Benjamin Franklin Tracy
(April 26, 1830 – August 6, 1915) was a United States political figure who
served as Secretary of the
Navy from 1889 through 1893, during the administration of
U.S. President Benjamin Harrison
of the Apalachin hamlet near Owego, New
York, Tracy was a lawyer active in Republican Party politics
during the 1850s.
During the Civil War
, he commanded the 109th New
York Infantry Regiment, and served as a Union brigadier general
. He was
awarded a Medal of Honor
actions during the Battle of
on May 6, 1864. According to the official
citation, Tracy "seized the colors and led the regiment when other
regiments had retired and then reformed his line and held it." He
resumed the practice of law after the war, and became active in New
York state politics, also serving as U.S. Attorney. In December
1881, he was appointed by Governor Alonzo B. Cornell
to the New York
Court of Appeals to fill the vacancy caused by the appointment of
Judge Charles Andrews as
Judge after the resignation of Charles J. Folger
. Tracy remained on the bench until
the end of 1882 when Andrews resumed his seat after being defeated
by William C. Ruger
in the election for Chief
Tracy was noted for his role in the creation of the "New Navy", a
major reform of the service
which had fallen into obsolescence after the Civil War
. Like President Harrison, he
supported a naval strategy focused more on offense, rather than on
coastal defense and commerce raiding. A major ally in this
effort was naval theorist Captain Alfred Thayer Mahan, who had served as a
professor at the new Naval War College (founded 1884).
In 1890, Mahan published his
major work, The Influence of Sea Power upon History,
—a book that achieved an international readership.
Drawing on historical examples, Mahan supported the construction of
a "blue-water Navy" that could do battle on the high seas.
Tracy also supported the construction of modern warships. On June
30, 1890, Congress passed the Navy Bill
measure which authorized the construction of three battleships
. The first three were later named USS Indiana , Massachusetts , and Oregon .
was authorized two
After leaving the Navy Department, Tracy again took up his legal
practice. In 1896, he defended New York City Police Commissioner
Andrew Parker against Commission President Theodore Roosevelt's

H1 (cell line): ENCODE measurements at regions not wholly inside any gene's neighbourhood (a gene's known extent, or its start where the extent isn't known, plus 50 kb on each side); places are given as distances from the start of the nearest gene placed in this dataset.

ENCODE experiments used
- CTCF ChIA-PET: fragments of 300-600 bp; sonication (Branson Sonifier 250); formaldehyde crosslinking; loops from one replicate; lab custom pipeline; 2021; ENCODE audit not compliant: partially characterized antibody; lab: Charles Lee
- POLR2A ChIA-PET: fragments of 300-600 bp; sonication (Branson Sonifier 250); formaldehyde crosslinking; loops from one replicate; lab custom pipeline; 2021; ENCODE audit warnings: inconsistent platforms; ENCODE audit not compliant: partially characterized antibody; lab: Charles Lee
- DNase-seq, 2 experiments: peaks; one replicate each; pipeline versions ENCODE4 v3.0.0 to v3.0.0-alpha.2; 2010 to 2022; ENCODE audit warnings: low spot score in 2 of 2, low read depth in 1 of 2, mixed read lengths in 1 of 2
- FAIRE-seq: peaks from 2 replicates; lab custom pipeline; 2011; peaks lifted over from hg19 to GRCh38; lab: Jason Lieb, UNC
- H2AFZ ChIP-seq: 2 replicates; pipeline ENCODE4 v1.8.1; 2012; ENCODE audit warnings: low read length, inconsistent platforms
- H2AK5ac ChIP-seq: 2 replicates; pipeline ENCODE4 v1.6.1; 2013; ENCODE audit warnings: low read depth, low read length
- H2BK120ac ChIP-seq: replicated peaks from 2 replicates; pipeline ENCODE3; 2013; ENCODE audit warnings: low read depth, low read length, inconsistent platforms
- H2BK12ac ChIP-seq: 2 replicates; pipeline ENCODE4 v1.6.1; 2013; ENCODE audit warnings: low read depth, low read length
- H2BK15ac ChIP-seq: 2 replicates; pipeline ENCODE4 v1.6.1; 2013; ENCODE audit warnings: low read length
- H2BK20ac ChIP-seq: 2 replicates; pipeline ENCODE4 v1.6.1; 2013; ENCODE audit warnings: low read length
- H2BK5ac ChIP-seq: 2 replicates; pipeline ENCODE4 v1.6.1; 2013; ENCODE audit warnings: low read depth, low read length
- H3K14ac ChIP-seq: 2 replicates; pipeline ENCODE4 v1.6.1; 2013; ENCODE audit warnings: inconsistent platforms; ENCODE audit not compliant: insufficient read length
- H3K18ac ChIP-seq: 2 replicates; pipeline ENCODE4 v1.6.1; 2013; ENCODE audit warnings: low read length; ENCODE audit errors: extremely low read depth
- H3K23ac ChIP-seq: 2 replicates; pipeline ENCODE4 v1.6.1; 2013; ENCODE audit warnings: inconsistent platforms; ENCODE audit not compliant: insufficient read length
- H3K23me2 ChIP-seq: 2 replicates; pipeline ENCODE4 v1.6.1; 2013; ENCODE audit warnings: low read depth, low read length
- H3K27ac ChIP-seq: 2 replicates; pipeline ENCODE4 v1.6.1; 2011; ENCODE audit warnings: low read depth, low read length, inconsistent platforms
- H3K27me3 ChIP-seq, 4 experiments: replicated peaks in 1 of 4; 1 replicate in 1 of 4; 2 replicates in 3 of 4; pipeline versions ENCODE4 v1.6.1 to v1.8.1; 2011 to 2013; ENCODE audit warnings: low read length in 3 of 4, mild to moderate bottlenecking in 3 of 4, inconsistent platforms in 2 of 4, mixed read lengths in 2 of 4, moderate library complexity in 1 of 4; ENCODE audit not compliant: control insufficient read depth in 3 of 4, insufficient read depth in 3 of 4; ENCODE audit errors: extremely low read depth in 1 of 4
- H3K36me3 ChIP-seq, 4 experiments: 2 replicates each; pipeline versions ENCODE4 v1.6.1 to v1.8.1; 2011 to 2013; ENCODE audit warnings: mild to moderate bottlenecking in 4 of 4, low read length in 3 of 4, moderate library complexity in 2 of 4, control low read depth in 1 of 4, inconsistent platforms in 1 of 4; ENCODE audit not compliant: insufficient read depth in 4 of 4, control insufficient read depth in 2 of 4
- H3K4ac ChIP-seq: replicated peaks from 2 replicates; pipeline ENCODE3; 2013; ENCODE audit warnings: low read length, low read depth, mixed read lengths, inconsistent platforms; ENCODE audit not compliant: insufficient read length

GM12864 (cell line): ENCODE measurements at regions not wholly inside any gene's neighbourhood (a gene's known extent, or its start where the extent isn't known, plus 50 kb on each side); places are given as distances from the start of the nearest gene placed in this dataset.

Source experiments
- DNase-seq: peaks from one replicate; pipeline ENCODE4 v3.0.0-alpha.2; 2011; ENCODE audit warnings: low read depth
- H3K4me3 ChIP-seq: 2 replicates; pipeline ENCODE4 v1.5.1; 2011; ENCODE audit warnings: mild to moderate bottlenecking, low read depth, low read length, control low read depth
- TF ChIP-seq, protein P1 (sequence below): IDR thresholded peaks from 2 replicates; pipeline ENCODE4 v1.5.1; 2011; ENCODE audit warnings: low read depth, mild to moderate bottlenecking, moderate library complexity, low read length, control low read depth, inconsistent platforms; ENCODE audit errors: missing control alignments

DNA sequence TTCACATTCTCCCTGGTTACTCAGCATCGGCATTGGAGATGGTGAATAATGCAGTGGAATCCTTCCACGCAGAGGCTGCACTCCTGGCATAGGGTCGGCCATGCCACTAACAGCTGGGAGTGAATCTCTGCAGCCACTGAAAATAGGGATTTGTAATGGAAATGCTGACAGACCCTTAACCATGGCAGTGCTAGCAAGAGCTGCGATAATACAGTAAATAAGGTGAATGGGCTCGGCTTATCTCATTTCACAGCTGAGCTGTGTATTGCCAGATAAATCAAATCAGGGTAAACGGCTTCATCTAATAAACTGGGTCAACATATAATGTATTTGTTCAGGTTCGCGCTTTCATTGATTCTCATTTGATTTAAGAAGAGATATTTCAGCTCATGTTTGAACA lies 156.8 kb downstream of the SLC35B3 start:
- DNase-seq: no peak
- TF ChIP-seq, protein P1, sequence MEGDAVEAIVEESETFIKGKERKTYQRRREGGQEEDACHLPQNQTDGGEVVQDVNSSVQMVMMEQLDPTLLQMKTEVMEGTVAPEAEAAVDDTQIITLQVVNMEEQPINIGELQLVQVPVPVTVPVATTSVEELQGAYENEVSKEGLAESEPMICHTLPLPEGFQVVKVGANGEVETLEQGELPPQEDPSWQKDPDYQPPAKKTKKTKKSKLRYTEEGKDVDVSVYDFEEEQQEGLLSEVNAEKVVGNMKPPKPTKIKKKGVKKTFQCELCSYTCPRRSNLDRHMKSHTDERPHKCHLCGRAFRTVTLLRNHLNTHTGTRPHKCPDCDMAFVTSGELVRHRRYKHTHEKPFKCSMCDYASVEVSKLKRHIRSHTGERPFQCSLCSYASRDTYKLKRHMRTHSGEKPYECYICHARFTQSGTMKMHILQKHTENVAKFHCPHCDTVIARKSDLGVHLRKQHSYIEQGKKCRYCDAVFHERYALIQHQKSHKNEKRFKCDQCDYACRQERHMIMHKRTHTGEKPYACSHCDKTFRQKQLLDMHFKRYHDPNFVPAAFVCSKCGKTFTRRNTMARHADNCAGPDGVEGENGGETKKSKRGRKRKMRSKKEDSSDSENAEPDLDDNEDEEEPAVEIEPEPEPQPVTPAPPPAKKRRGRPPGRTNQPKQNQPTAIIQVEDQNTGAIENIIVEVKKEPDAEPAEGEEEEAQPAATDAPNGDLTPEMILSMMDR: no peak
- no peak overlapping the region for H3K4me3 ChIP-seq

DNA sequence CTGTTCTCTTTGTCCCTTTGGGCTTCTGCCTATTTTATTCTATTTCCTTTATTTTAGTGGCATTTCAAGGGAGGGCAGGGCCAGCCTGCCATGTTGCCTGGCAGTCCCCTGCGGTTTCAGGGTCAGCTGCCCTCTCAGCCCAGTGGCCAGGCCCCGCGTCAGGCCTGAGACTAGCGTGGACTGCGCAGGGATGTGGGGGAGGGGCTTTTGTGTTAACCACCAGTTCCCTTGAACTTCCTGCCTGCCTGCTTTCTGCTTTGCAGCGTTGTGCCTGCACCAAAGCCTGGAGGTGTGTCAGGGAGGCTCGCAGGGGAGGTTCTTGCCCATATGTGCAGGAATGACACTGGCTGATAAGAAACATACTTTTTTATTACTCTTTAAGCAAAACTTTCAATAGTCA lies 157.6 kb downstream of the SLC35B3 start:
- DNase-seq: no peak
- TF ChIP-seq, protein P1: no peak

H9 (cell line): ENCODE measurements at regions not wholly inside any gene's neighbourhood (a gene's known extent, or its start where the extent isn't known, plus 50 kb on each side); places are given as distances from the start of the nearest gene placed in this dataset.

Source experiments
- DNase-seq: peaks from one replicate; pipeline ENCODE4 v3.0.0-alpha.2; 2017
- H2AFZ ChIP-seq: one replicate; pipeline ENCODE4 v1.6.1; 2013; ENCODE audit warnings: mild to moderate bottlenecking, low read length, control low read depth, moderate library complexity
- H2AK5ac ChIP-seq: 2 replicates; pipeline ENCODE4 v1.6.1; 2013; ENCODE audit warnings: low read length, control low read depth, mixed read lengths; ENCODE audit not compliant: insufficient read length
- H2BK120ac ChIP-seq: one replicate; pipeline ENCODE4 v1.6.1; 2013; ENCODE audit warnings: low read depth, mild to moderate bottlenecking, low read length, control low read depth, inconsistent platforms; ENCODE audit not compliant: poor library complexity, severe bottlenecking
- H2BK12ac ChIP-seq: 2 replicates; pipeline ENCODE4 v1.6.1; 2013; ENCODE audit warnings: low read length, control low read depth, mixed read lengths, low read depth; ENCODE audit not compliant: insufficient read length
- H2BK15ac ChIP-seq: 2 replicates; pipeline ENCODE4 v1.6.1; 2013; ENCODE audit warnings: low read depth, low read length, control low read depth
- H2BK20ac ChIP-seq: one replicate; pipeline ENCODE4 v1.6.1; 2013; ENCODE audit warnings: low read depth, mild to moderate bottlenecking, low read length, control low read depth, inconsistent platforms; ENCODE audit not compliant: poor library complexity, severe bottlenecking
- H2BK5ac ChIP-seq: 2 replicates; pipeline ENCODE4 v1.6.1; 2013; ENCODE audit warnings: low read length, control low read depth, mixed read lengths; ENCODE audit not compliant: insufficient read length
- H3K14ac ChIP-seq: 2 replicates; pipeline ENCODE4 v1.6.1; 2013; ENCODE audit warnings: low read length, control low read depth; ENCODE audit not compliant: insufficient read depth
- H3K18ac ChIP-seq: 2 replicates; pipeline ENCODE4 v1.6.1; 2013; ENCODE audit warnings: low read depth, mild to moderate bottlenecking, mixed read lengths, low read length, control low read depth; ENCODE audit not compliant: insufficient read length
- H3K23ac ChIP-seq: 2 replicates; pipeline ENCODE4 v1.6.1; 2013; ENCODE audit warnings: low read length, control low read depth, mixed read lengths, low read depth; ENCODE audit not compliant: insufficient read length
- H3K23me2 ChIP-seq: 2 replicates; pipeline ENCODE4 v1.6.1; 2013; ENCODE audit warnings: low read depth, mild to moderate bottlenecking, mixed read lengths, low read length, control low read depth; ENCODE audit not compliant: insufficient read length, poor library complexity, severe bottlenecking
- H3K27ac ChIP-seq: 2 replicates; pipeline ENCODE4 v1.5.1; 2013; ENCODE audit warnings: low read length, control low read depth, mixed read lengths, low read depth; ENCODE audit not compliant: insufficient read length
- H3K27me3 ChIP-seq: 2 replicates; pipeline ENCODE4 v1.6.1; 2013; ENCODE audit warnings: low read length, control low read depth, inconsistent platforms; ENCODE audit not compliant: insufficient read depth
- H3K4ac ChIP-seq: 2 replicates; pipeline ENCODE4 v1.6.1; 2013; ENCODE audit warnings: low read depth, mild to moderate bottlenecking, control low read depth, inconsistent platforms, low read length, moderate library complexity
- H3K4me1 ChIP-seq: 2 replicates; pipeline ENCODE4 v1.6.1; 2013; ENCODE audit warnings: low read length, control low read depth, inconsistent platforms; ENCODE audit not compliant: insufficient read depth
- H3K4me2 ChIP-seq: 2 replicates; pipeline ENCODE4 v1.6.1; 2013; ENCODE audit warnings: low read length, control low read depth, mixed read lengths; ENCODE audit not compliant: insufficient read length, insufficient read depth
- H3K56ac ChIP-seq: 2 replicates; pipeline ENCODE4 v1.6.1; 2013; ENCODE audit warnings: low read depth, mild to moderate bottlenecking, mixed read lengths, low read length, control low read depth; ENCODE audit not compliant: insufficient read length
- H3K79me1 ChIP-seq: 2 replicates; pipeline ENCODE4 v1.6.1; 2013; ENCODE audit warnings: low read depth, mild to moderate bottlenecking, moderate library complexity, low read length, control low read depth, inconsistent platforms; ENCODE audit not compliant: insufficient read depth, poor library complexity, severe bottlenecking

accusations of negligence and incompetence, in a performance that
significantly embarrassed Roosevelt. (ref. Edmund Morris, The
Rise of Theodore Roosevelt, p. 555) He also helped negotiate a
settlement to the boundary dispute between Venezuela and Great
In 1897, Tracy was the regular Republican candidate to be the first
Mayor of Greater
New York City
when her five
consolidated in 1898. He came third behind Robert A. Van Wyck
(Democratic) and Seth Low
of the Citizens'
(but well ahead of Henry
's posthumous independent candidacy), winning 101,863 of
the 523,560 votes cast in the election of
at his farm in Tioga County, New York in 1915.
was named for
- Cooling, Benjamin F. Benjamin Franklin Tracy, Father of the
American Fighting Navy. Hamden, Conn.: Archon Books,
- The Spanish-American War: Historical Overview and Select
Bibliography. Michael J. Crawford, Mark L. Hayes and Michael D.
Sessions. November 30, 1998. Naval Historical Center. September
- The Navy: The Oceanic Period, 1890-1945.
Michael A. Palmer. Naval Historical Center. September 22, 2004.
Copyright notice from Naval Historical Center website: "Used by
permission of Charles Scribner's Sons, an imprint of Simon &
Schuster Macmillan from Encyclopedia of the American Military, John
E. Jessup, Editor in Chief. Vol. I, pp. 365-380. Copyright c 1994,
Charles Scribner's Sons, 1633 Broadway, New York, NY 10019. [The
views expressed in this history are those of the author and do not
reflect the official policy or position of the Department of the
Navy or the U.S. government.]"
- Photograph of Tracy as Secretary of the Navy,
c. 1890 From the Library of Congress
- Secretary of the Navy: Benjamin F. Tracy (1889-1893) Brief biography from
- Project Gutenberg link to Mahan's The Influence of Sea Power
Upon History, 1660-1783
- The Political Graveyard
- Army citation